Diagnostic Testing for Communicable Disease
DIAGNOSTIC TESTING FOR COMMUNICABLE DISEASE
Dorland's Illustrated Medical Dictionary (24th edition, 1965) defines "diagnosis" as the determination of the nature of a case of a disease. In practice, diagnosis is a process of observation, examination, and consideration of the pertinent medical and personal history of the patient. Conclusions as to the cause of disease are drawn from those observations. For many infectious or communicable diseases, the recovery and isolation by a laboratory of the disease agent from a patient exhibiting signs and symptoms associated with that disease agent is considered to be diagnostic. Also, since patients make specific antibodies to disease agents they are exposed to, the measurement of significant amounts of antibodies in a patient that are specific to a disease agent may also be considered diagnostic.
The use of laboratory data and information becomes increasingly important when the symptoms of a particular disease are not unique, or are nonspecific in early stages of the disease. For example, coughing, sneezing, chills, fever, and headaches are characteristics of a number of respiratory diseases caused by viruses and bacteria. In circumstances such as these, the recovery, isolation, and identification of the disease agent, or the demonstration of specific antibodies to a disease agent by a laboratory, is the only means by which a final diagnosis can be made.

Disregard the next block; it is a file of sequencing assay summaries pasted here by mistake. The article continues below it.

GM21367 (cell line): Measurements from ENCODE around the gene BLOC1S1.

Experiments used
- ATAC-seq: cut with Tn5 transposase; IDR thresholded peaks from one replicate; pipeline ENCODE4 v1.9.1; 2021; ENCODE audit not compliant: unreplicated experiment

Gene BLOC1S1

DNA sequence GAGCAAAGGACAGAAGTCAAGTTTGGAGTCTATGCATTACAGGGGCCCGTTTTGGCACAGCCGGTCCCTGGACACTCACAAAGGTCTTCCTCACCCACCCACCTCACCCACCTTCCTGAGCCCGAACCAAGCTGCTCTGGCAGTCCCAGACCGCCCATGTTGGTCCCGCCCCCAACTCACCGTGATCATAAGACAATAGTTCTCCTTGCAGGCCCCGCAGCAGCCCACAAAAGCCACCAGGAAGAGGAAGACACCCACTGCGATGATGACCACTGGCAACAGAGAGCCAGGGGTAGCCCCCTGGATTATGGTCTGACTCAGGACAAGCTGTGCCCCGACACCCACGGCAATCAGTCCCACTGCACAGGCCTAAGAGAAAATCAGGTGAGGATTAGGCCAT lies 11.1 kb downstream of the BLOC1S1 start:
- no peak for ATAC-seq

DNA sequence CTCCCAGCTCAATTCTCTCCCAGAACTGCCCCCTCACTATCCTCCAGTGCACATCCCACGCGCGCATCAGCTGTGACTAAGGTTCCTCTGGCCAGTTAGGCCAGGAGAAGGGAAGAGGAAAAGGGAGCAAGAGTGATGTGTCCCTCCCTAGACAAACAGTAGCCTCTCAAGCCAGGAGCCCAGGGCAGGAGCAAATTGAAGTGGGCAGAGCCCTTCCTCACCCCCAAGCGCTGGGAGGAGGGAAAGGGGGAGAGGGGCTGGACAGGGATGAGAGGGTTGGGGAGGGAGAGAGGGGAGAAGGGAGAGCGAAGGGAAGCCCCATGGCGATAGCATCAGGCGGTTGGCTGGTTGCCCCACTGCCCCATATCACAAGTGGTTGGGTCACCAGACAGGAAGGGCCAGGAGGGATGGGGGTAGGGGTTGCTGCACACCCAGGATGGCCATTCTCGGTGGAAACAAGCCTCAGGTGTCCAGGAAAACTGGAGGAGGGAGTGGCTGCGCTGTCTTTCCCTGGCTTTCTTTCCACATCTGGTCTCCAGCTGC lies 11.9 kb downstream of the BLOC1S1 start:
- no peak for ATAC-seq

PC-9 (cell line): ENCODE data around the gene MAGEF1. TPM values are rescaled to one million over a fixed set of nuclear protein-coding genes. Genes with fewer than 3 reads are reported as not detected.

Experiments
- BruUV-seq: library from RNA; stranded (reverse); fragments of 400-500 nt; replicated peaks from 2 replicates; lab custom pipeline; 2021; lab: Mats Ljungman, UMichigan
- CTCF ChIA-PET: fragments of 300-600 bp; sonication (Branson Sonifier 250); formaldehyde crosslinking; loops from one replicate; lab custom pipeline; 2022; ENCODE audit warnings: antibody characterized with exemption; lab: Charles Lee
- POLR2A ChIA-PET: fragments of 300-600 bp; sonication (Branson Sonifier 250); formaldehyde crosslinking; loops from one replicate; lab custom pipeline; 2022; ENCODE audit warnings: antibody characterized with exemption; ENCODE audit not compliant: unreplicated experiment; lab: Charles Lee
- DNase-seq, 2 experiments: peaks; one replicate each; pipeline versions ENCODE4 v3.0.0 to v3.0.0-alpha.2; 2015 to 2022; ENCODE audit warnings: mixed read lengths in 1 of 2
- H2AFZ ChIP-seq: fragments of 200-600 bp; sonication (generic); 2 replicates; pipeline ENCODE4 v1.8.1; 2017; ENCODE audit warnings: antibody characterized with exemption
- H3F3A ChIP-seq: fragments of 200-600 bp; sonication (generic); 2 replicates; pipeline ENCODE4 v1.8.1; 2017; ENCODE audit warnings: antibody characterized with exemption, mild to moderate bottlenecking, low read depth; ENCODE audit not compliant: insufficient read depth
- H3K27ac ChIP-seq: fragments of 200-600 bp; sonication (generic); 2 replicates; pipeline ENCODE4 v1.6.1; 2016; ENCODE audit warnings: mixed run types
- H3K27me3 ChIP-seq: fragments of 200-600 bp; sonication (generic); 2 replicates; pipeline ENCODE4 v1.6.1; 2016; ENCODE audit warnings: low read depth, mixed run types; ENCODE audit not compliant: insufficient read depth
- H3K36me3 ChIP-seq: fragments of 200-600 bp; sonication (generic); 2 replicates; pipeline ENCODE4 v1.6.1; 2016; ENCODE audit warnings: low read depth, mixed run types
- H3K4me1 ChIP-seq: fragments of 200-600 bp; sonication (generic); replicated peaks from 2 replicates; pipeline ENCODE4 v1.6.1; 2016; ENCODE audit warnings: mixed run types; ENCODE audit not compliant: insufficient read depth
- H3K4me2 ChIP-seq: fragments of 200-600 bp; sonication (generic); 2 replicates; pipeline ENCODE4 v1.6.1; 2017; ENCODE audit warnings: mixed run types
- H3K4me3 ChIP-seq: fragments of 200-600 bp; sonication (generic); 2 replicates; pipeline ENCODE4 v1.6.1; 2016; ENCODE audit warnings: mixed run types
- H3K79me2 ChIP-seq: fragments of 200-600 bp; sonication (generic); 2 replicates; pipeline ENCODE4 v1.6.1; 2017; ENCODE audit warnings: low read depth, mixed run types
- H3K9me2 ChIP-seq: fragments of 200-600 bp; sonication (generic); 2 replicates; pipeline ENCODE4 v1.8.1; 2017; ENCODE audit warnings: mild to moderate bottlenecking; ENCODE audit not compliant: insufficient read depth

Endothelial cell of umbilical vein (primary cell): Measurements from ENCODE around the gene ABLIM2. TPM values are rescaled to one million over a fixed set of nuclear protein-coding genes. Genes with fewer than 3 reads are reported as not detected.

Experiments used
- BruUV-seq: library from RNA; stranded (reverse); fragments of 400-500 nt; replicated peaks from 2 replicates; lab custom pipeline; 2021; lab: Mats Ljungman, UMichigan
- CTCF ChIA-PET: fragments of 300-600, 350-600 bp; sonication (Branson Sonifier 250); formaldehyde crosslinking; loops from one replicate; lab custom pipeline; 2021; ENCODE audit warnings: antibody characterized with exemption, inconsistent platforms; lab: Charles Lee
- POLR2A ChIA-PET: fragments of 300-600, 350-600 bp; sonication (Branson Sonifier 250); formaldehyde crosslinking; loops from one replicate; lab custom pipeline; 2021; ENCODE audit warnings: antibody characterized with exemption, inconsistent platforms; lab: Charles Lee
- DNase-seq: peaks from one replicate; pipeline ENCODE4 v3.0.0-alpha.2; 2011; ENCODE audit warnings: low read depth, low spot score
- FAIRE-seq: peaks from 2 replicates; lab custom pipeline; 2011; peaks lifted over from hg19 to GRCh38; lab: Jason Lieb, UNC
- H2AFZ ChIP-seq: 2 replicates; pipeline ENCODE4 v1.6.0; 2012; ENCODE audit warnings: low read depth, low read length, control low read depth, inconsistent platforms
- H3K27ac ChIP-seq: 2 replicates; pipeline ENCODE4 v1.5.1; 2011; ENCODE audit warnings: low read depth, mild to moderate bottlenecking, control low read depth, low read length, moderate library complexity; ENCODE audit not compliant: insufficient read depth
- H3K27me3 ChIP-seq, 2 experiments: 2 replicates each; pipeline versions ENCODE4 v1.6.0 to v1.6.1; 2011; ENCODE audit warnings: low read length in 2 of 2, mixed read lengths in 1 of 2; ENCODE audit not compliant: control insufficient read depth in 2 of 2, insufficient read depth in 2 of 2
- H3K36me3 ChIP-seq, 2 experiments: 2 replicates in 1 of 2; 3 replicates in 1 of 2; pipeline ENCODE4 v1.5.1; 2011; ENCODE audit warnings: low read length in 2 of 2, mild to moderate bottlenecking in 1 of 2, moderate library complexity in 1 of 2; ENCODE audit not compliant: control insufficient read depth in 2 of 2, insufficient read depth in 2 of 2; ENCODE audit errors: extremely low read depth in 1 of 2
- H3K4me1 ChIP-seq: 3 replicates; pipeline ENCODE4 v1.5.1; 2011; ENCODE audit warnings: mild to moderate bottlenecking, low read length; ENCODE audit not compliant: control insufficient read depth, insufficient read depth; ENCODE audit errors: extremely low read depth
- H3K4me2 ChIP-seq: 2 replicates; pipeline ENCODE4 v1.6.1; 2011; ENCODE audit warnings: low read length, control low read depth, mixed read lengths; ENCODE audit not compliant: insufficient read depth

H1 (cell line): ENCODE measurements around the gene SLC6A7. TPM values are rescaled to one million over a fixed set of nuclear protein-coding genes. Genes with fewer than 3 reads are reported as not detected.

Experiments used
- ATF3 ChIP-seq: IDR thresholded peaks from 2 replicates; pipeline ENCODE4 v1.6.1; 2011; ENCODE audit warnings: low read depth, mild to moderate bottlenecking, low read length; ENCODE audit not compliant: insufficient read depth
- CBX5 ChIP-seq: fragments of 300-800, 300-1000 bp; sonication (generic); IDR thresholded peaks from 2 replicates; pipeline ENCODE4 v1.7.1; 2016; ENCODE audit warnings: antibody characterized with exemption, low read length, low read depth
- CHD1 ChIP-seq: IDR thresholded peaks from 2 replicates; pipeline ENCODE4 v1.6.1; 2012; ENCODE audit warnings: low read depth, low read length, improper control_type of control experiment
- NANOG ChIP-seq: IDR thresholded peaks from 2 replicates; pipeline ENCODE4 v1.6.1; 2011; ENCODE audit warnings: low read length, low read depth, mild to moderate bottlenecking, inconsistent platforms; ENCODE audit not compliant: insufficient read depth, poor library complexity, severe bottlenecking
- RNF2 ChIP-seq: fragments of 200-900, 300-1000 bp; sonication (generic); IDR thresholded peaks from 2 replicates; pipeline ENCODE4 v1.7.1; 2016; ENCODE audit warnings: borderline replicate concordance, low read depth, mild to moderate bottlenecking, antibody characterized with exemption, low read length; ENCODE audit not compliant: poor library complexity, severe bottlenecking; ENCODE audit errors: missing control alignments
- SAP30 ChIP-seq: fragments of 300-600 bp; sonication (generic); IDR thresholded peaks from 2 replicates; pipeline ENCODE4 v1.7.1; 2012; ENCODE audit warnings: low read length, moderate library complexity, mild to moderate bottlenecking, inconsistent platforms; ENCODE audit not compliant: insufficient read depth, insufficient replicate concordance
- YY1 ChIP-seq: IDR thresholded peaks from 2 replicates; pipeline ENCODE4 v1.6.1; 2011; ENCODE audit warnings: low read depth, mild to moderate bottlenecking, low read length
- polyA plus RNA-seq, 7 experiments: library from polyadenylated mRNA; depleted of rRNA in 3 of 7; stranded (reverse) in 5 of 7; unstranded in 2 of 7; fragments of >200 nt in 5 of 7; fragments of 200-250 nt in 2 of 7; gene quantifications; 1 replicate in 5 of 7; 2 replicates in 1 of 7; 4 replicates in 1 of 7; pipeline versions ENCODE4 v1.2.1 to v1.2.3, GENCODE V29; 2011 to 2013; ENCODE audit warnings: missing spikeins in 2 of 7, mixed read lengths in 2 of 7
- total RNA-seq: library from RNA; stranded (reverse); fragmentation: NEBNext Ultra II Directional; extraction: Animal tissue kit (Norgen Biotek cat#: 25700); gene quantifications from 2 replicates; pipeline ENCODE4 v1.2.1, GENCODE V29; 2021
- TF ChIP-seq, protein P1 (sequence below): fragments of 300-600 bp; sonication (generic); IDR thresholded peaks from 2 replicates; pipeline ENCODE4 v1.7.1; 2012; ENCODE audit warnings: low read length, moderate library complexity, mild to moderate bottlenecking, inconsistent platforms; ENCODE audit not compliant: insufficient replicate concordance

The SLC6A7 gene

A major activity of public health agencies is the identification of a disease outbreak in a community and the implementation of appropriate disease control measures. Disease outbreak control measures, such as the administration of antibiotics, immune globulin, and vaccines; the temporary closure of public facilities; or the suspension of public activities are based on knowing what specific disease agent is affecting the community. In these cases the rapid and definitive identification of the disease agent by a laboratory is necessary for health officials to apply the appropriate control measures.
While public health agencies are principally concerned with the assessment of the health status of the community, diagnostic testing of an individual with a communicable disease is an essential part of that assessment. This is the basis for reporting certain important infectious diseases to the health department, and is a form of disease surveillance, another important public health activity.
ERIC C. BLANK
Dowdle, W. R. (1993). "The Future of the Public Health Laboratory." Annual Review of Public Health 14:649–694.